Can you picture any of today's elite sluggers going over to cover second for a dozen games? We've had Alex Rodriguez move from shortstop to third base and Chipper Jones from third to left field in recent years, but those are both still destinations for sluggers. Second base is more of a dumping ground, a last stop for players before they run out of positions to try.

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The things you learn when guys like Aaron start talking, especially when they don't have anything to sell.

Frank Robinson was entertaining as well, bantering with fellow Oaklander Morgan about their hometown. Morgan joked that he came from the intellectual side of town, having gone to Castlemont High in east Oakland, while Robinson was from the athletic side. Robinson went to McClymonds High with Bill Russell, whom the pair discussed. Russell was the first black head coach in the NBA.

Robinson also told the story of being hired as a player-manager by the Cleveland Indians in 1975, making him the first black manager in the majors. He noted that the team offered him $200,000, but that he was already under contract to make $180,000 as a player for the Indians, who had traded for him the previous September.

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"'That means you're going to pay me $20,000 next year to manage the ball club, is that right?'" Robinson recalls asking an Indians executive, probably general manager Phil Seghi. "He said, 'That's right. Take it or leave it.'"

Robinson said he took it because he had no way of knowing when the next opportunity would arise for an African-American to manage in the big leagues. Morgan pointed out that in those days before arbitration and free agency, "Take it or leave it" was pretty much how all negotiations went between a club and a player.

All of that, I think, is a lot more educational than another half-hour of speechifying about the greatness of Jackie Robinson, great as he was, which is what Major League Baseball provided before the game, ostensibly to educate the younger generations, who have been fed a steady diet of the great Jackie Robinson for 10 years now.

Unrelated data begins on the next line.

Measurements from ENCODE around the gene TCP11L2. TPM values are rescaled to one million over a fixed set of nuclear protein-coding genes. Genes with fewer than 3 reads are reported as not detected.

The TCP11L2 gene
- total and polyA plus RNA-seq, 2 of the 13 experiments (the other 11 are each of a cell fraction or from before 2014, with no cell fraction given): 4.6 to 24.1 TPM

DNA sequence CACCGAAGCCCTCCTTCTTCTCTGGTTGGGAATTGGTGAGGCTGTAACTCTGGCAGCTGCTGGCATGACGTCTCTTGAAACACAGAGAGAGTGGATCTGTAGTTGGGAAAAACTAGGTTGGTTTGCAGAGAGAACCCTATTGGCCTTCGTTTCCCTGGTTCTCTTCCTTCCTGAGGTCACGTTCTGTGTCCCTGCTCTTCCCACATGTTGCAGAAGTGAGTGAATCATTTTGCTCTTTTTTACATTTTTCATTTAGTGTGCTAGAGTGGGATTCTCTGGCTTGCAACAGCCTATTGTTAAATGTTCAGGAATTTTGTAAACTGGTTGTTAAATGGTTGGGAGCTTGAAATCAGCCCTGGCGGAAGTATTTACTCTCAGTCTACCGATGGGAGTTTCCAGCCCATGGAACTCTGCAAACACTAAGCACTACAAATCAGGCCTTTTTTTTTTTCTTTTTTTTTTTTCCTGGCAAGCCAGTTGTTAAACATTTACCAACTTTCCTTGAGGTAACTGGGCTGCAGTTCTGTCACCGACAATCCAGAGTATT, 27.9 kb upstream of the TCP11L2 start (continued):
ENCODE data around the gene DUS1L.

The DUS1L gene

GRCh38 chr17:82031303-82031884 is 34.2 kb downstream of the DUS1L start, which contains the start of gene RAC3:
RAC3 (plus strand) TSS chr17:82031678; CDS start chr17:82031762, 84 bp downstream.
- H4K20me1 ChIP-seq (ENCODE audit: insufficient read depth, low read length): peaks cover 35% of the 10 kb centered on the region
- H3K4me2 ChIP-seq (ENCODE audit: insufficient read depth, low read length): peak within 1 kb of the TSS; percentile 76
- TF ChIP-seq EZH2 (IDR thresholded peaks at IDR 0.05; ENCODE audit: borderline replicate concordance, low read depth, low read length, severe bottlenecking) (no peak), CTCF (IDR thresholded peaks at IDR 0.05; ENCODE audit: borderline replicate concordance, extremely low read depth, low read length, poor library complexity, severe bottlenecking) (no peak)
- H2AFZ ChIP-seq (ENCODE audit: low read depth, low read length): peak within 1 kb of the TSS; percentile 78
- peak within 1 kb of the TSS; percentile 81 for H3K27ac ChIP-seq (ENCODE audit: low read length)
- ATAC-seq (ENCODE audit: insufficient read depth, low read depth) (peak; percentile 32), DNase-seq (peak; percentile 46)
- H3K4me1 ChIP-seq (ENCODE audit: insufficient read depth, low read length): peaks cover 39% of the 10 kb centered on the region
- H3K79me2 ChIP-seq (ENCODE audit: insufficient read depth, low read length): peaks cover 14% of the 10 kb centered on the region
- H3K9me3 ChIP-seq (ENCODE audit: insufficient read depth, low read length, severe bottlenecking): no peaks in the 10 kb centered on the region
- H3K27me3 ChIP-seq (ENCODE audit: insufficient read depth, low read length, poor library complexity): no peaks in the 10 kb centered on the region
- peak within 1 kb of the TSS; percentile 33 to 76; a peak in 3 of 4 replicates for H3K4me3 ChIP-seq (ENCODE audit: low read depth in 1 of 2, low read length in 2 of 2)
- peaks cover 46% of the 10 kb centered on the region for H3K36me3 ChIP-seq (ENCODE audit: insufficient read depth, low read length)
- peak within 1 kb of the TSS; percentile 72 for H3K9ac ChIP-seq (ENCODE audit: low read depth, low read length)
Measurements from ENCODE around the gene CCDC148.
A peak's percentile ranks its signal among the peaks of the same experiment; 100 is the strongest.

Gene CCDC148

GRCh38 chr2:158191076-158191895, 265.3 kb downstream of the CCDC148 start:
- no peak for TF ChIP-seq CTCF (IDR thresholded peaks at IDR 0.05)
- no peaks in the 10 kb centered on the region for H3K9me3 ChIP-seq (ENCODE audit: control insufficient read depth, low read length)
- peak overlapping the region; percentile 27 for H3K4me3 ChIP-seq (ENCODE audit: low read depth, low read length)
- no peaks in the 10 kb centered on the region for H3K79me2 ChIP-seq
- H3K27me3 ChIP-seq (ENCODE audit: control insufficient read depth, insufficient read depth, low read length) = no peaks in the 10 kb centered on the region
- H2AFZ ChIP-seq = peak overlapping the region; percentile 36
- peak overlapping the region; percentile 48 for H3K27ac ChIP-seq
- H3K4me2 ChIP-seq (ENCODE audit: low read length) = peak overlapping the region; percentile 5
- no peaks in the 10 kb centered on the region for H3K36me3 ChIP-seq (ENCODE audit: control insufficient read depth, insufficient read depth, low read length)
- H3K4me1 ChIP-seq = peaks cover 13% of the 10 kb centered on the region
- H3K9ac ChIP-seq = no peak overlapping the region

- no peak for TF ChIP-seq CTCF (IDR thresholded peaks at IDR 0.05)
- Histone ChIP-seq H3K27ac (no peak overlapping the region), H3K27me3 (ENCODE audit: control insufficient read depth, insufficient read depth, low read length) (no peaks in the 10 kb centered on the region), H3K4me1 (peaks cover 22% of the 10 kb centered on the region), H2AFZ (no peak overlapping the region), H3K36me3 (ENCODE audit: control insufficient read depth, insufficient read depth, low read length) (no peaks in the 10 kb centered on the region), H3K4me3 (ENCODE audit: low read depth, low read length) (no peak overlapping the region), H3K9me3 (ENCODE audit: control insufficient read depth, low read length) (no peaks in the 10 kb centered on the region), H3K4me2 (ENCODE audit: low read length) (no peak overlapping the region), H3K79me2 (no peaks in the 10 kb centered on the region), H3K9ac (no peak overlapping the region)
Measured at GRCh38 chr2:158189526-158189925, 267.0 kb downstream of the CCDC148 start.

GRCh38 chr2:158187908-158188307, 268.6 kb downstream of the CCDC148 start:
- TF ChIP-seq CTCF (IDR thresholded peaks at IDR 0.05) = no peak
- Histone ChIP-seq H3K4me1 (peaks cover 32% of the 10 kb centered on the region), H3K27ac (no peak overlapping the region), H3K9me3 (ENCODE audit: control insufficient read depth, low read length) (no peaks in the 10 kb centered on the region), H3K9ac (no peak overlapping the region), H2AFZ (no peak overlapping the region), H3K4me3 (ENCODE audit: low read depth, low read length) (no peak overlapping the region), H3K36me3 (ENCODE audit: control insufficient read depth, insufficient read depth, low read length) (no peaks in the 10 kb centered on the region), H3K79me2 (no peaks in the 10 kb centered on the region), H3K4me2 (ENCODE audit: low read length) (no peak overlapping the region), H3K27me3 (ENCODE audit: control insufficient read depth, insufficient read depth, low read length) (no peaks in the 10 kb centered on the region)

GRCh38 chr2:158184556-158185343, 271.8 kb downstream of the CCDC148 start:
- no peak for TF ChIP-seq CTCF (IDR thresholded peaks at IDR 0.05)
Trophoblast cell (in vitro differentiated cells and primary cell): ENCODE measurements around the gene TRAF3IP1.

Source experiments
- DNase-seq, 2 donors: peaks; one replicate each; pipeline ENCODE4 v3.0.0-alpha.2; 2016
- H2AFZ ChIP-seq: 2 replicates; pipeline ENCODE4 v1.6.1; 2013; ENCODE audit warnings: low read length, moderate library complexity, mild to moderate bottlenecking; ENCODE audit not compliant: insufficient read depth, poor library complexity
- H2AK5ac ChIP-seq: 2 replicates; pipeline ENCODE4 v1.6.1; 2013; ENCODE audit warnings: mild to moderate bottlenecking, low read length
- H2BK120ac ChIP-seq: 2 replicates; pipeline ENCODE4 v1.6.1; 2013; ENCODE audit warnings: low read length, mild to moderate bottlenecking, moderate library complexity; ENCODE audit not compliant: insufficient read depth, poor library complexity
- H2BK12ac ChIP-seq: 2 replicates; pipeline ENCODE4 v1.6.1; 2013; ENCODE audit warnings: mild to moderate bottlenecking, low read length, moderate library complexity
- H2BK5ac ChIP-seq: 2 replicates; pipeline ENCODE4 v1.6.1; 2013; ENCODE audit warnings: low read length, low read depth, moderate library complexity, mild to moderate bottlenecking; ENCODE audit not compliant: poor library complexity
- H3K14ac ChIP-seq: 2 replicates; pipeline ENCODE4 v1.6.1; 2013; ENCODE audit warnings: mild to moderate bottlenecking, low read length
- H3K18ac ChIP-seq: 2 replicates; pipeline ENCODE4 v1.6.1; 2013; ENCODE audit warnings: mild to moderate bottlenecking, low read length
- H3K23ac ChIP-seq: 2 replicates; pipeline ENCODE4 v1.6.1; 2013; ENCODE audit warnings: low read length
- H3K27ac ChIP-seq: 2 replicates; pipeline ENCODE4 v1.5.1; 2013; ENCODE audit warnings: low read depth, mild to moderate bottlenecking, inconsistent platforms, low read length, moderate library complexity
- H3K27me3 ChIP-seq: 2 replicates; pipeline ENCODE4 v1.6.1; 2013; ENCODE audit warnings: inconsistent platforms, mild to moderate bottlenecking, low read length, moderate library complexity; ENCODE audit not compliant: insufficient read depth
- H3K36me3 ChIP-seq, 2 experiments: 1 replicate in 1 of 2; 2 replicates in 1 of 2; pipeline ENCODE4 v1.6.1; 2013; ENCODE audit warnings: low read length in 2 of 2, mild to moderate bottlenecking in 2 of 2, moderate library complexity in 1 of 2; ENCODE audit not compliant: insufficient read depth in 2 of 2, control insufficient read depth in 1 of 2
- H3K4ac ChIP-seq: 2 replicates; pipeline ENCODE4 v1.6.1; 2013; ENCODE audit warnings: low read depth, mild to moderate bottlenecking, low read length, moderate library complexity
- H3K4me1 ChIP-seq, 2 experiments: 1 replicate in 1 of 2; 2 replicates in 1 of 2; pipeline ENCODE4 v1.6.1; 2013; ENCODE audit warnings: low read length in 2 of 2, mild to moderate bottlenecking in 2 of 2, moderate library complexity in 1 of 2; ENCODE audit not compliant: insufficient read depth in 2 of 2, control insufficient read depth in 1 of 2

If baseball wants to get black kids, or any kids, interested in the game again, I think stuff like what Aaron and Robinson were talking about would go a long way. Not many of us can identify with the Jackie Robinson who appears in these tributes, a great man who did great things. At one point Sunday he was called the greatest man in the 20th century, not just in baseball.

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I don't want to come off as anti-Jackie Robinson. I don't know about his being the greatest man in the 20th century, but as Vin Scully might say, he's in the photo. He was a -- small g -- giant.

I just don't know if kids are listening anymore when he gets talked about. He has become another Great Figure in History Who Did Great Things. He's another dude you have to learn about in school, like Abe Lincoln and Leonardo da Vinci. I think kids don't get inspired by figures like that, pantheon figures who through repetition get polished down to just their greatness.

But who hasn't been schooled by a veteran during a game, as Aaron was schooled by Jackie? What kid can't identify with Frank Robinson being told by an authority figure to take or leave an unsatisfactory offer?

Good stuff, ESPN. Let's have more of it. But not during every ballgame. How's next April 15 for you, when -- I have a dream here -- Major League Baseball uses the occasion of the anniversary of Jackie Robinson's debut to, say, pay tribute to Frank Robinson, or to the surviving stars of the Negro Leagues.

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That's a crowd that includes Aaron, Willie Mays and Ernie Banks, among others. Some good interviews there.